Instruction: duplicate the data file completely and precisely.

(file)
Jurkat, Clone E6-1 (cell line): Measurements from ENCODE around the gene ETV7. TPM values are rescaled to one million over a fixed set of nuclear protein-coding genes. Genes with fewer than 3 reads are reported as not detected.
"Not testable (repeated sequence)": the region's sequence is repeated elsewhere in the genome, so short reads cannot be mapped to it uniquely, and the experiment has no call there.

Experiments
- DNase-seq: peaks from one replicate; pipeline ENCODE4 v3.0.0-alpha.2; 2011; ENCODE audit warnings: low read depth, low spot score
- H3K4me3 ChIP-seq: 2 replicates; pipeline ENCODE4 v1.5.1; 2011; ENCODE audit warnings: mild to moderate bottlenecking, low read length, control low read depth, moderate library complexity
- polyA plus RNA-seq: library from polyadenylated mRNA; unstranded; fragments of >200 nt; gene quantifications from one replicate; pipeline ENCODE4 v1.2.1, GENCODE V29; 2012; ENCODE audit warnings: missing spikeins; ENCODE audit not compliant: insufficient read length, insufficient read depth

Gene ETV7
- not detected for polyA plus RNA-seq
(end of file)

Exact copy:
Jurkat, Clone E6-1 (cell line): Measurements from ENCODE around the gene ETV7. TPM values are rescaled to one million over a fixed set of nuclear protein-coding genes. Genes with fewer than 3 reads are reported as not detected.
"Not testable (repeated sequence)": the region's sequence is repeated elsewhere in the genome, so short reads cannot be mapped to it uniquely, and the experiment has no call there.

Experiments
- DNase-seq: peaks from one replicate; pipeline ENCODE4 v3.0.0-alpha.2; 2011; ENCODE audit warnings: low read depth, low spot score
- H3K4me3 ChIP-seq: 2 replicates; pipeline ENCODE4 v1.5.1; 2011; ENCODE audit warnings: mild to moderate bottlenecking, low read length, control low read depth, moderate library complexity
- polyA plus RNA-seq: library from polyadenylated mRNA; unstranded; fragments of >200 nt; gene quantifications from one replicate; pipeline ENCODE4 v1.2.1, GENCODE V29; 2012; ENCODE audit warnings: missing spikeins; ENCODE audit not compliant: insufficient read length, insufficient read depth

Gene ETV7
- not detected for polyA plus RNA-seq